If you hear people talking a lot about “sunshine” this week, they may not be talking about pleasant spring weather. Instead, they could be talking about Sunshine Week, an annual event calling for a dialogue about transparency in government and freedom of information.
Set every year during the week containing March 16, Sunshine Week commemorates the birthday of checks-and-balances advocate President James Madison. Now in its eleventh year, it is scheduled to run March 13-19, with events, articles, and social media outreach on Facebook and Twitter. It is sponsored by American Society of News Editors and Reporters Committee for Freedom of the Press.
A major component of Sunshine Week is the Freedom of Information Act, which is celebrating its 50th anniversary this year. “It took 144 years for the American people to begin to arm themselves with palpable knowledge about their government,” writes Charles Lewis, from American University. “After many, many years of earnest organizing efforts by various public-interest organizations—in 1966 Congress passed and President Lyndon Johnson signed into law the Freedom of Information Act (FOIA), which has been subsequently amended many times.”
One way to make government records more accessible is to simply put them online. For example, online filing requirements have made it easier for the public to see where political contributions come from, writes Edwin Bender, executive director of the National Institute on Money in State Politics. “U.S. Senators still print their disclosure reports and send the paper documents to the Secretary of the Senate, who submits them to the Federal Election Commission (FEC), which pays a contractor to type the information into a database,” he writes, at a cost of more than $500,000 a year. “This archaic method is used by highly sophisticated campaigns that routinely apply advanced software to track and solicit donors.”
Fortunately, the FEC is making changes. “The FEC is finally upgrading its campaign-finance data and website, making information easily available via Application Programming Interfaces that let data flow seamlessly from one computer to another,” Bender writes. “This is a welcome improvement.”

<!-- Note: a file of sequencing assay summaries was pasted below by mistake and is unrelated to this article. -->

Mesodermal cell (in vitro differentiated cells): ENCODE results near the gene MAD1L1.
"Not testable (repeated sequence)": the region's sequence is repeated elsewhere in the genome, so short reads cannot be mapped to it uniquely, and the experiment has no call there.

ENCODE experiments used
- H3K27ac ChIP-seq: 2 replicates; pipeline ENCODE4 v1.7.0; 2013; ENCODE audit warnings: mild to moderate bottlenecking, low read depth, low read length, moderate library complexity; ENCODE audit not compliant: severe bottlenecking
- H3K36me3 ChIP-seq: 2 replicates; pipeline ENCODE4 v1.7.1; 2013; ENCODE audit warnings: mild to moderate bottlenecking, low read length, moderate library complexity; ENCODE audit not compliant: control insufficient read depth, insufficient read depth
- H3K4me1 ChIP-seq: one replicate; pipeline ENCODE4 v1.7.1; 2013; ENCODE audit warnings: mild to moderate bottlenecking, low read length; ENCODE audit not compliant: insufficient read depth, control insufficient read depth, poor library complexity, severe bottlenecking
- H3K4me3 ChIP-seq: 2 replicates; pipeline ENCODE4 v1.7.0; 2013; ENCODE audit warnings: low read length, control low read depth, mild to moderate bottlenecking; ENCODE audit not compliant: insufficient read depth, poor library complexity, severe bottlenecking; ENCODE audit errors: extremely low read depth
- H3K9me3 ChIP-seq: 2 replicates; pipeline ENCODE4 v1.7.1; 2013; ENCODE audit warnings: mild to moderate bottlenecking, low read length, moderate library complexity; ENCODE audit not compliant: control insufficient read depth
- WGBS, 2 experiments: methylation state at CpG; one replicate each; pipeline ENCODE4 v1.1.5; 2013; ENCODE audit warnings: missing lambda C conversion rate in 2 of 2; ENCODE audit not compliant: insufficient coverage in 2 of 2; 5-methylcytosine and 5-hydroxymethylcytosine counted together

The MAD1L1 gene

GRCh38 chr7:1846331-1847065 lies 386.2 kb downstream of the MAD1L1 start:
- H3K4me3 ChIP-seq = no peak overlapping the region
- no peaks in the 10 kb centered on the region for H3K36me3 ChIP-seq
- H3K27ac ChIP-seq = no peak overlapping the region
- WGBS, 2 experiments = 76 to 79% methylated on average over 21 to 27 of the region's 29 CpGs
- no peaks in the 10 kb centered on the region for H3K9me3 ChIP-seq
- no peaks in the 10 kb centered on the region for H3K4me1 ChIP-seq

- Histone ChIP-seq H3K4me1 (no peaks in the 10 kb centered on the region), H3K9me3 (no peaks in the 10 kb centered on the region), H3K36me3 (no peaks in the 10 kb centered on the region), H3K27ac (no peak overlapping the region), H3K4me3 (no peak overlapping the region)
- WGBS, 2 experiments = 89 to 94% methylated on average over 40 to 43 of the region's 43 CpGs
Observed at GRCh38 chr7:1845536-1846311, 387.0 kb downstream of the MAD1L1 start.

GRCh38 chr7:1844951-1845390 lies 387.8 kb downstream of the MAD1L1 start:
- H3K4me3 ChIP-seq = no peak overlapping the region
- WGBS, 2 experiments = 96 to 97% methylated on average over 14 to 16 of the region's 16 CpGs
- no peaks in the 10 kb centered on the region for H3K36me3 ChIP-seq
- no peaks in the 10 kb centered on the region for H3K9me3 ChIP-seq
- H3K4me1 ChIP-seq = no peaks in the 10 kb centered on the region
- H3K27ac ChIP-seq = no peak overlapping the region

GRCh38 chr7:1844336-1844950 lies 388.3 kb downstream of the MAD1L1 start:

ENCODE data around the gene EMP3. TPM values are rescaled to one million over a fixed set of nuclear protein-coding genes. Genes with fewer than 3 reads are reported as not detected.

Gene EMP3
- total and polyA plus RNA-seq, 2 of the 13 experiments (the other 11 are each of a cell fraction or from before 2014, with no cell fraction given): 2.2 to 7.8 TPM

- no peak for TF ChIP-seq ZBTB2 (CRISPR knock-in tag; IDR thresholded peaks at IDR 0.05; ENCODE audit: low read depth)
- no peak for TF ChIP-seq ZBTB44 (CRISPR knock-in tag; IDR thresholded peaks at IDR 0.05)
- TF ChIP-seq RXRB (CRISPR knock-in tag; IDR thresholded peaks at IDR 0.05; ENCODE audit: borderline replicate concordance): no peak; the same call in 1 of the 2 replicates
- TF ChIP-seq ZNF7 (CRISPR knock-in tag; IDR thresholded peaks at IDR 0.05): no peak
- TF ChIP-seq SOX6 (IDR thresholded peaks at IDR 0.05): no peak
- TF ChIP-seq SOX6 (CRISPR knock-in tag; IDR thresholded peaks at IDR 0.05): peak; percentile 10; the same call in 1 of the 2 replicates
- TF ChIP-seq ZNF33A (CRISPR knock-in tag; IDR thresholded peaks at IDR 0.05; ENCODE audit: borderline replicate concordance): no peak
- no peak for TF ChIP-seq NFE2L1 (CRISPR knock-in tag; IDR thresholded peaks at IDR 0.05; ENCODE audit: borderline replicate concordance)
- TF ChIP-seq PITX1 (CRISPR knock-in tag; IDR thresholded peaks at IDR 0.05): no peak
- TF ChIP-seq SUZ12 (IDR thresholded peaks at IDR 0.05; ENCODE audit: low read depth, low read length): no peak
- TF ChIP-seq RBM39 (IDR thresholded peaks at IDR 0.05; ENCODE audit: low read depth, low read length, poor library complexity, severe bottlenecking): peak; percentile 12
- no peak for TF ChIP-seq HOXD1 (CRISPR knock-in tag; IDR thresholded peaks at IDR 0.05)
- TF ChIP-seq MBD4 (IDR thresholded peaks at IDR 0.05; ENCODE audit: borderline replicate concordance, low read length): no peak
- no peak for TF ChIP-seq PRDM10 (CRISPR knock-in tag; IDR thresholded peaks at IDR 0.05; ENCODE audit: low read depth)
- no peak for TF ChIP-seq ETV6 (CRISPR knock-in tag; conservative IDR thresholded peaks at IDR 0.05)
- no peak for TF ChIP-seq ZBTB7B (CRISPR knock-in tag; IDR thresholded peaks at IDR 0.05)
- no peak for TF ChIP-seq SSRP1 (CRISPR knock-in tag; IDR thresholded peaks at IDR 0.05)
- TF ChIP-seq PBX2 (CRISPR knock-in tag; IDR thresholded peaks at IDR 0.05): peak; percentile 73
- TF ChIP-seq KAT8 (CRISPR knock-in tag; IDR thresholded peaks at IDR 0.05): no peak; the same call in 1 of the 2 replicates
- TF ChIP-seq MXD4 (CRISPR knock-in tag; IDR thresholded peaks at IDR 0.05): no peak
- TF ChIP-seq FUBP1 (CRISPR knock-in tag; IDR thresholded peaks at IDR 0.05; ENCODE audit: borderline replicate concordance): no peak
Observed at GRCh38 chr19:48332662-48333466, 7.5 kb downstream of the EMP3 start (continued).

Indeed, by giving the public more access to information, government can get better results by crowdsourcing the process, write city manager James Keene and CIO Jonathan Reichental, both of Palo Alto, Calif. “Let’s face it, the technology needs of cities and agencies in general far outstrip available IT budgets, staff capacity, and available skillsets. If we continue to rely on our own teams and budgets, we’ll continue to disappoint our city staff and community members,” they write. “Give community members the problems, the data, and subject-matter-expertise, and let them try to solve a core problem.”
Making government data more accessible doesn’t have to be expensive, adds Brian Platt, director of the Office of Innovation for Jersey City, N.J., which launched its open data portal a year ago with “raw data Excel files, some relevant PDFs of other information often requested by the public, and some basic maps (created using Google Maps),” he writes. “It launched with no additional cost to the city or taxpayers, using currently existing platforms and free tools. We didn’t hire any coders or programmers, and we didn’t purchase any new software.”
Platt is the first to admit the portal is still a work in process. “The initial datasets did not capture infinitely granular data. Some information was missing. Some datasets were more useful than others. Some data just wasn’t available or reasonably collected using manual Excel processes,” he writes. However, the key was that Jersey City had finally started moving in a positive direction towards transparency. “For us, it was better to have something done that provided some level of improvement and impact instead of waiting for everything to be perfect, which would mean the task would never be completed at all,” he notes.
Progress aside, open government still has a long way to go, Lewis writes. “Today more than 4 million Americans have national security clearances, and in 2010 alone, according to The New York Times, the Obama administration classified 77 million documents, up 44 percent from the year before,” all of which are no longer subject to the FOIA. Other figures say there’s even more Americans with such clearances—as many as 4.5 million, according to one report.
And while governments have saved money and become more efficient due to outsourcing, that also makes it more challenging for citizens to gain access to the information. “There are nearly four times more federal contractors, about 7.5 million, doing the business of government than actual traditional government employees,” Lewis writes. (In fact, it could be more; the Congressional Budget Office admitted last year that it didn’t actually know how many federal government contractors there were.) “Contractors are often managing other contractors. Not only do the FOIA laws not apply to them, neither do federal government ethics laws.”
The sunshine might be coming in, but it’s not summer yet.
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